From France Today magazine

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Jennifer Ladonne
American journalist Jennifer Ladonne, a Paris resident since 2004, writes regular features on French heritage, culture, travel, food & wine for France Today magazine, and is the restaurants and hotels reviewer for Fodor's Paris, France and Provence travel guides. Her articles have appeared in CNN Travel, AFAR, The Huffington Post, MSN and Business Insider.

7 COMMENTS

  1. Excellent article! But I’m astonished that you didn’t mention Christian Constant, who is my favorite, and also located near the Luxembourg.

  2. Sampling chocolate in Paris can be quite confusing and fattening at the same time. I found that George Larnicol, a casual candy shop with locations in the 4th and 6th, were very satisfying. While perhaps not gourmet chocolates, I found myself going back quite often to try their large selection of lights and darks. As for gifts, the designs are stunning and playful. I don’t think they would travel well but for a big chocolate gift, they’re a great idea. Paris has too many choices!

  3. Interesting article . You mentioned Debauve & Gallais, which is my favourite.
    One thing you forgot to talk about, the ingredients.
    Most of them use Soy Lecithin, which is a pity and denigrate the quality as well as the taste.
    Now Debauve & Gallais, never use it, they are fabulous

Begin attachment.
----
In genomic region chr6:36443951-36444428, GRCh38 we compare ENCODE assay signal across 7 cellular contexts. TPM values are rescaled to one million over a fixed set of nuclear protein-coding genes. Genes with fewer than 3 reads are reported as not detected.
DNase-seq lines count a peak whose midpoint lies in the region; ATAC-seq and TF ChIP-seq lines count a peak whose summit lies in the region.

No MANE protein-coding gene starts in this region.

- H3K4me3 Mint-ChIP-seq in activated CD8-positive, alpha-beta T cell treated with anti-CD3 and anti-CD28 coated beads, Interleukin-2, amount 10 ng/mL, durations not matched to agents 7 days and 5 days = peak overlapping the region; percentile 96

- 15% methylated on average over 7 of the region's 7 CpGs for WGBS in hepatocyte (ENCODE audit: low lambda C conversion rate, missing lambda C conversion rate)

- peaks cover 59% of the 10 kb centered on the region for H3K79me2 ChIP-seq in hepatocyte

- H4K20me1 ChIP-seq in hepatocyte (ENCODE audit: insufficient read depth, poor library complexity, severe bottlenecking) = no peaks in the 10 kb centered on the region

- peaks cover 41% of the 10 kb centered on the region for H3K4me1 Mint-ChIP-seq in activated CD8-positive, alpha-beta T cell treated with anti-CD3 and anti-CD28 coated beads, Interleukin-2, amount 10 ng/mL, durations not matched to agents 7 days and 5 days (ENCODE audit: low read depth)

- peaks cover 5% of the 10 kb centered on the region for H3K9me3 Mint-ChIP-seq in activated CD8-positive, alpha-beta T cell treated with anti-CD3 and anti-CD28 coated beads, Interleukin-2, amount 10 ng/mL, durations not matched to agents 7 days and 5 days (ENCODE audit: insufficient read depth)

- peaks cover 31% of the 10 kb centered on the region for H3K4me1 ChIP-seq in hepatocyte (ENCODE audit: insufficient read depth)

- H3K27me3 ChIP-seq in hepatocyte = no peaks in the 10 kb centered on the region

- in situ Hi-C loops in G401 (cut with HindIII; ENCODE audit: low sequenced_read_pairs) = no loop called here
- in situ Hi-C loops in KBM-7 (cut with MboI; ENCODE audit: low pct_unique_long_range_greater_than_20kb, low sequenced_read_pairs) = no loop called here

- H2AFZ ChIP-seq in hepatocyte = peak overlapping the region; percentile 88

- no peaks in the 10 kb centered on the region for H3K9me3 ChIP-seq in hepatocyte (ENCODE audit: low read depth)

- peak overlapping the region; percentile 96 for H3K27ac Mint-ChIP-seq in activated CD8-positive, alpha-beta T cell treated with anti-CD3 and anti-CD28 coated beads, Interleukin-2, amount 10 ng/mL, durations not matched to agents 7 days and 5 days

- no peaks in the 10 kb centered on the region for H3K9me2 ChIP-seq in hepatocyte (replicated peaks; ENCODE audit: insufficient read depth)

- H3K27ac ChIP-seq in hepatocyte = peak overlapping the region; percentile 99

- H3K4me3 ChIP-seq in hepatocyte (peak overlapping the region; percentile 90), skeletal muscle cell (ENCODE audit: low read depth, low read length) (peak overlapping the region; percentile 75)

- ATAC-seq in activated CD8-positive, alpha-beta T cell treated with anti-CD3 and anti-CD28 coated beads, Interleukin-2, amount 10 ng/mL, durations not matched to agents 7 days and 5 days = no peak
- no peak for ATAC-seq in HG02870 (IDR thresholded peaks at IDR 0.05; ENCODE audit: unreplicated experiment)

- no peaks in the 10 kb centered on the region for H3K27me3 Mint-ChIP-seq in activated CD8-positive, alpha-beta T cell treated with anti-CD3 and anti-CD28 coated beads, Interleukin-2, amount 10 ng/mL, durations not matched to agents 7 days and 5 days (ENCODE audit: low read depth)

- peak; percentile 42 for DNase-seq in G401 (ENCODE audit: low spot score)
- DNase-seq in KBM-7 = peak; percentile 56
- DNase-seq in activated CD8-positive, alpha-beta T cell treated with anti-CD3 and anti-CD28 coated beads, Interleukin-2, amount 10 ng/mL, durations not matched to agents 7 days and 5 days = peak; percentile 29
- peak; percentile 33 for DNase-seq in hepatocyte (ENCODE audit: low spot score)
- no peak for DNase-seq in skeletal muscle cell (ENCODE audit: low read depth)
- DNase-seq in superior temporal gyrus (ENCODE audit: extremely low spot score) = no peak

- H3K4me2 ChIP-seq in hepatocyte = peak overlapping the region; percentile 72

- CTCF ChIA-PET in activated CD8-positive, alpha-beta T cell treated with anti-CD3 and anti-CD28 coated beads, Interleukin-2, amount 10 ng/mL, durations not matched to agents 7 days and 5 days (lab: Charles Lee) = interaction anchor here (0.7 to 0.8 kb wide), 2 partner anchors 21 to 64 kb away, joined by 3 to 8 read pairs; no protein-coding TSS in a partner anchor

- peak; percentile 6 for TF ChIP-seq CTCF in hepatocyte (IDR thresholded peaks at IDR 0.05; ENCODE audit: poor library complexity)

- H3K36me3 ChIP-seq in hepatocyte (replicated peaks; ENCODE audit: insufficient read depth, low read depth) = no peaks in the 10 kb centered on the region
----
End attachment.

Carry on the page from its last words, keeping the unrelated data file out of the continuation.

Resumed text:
Michel Cluzel do not use it as well, he is excellent.
    I went to the Salon du Chocolat, and I was sad to see that most of them use Soy Lecithin.

    • Why?
      Is it related to GMO soy?
      Presumably all French chocolatiers use European-made lecithin which by law must not be from GMO-soy. There is actually no method to detect the origins so the regulators insist on the documentation of origins of the product thru the supply chain.
      Of course it is a bit silly because the products are chemically identically. Needless to say no one could taste any difference (because there isn’t any). Also this aversion seems to be counter-productive because avoidance (or more likely the need to avoid any aspersions, ie. pure PR concerns) has led to the use of purely synthetic emulsifiers, which I certainly consider a retrograde step.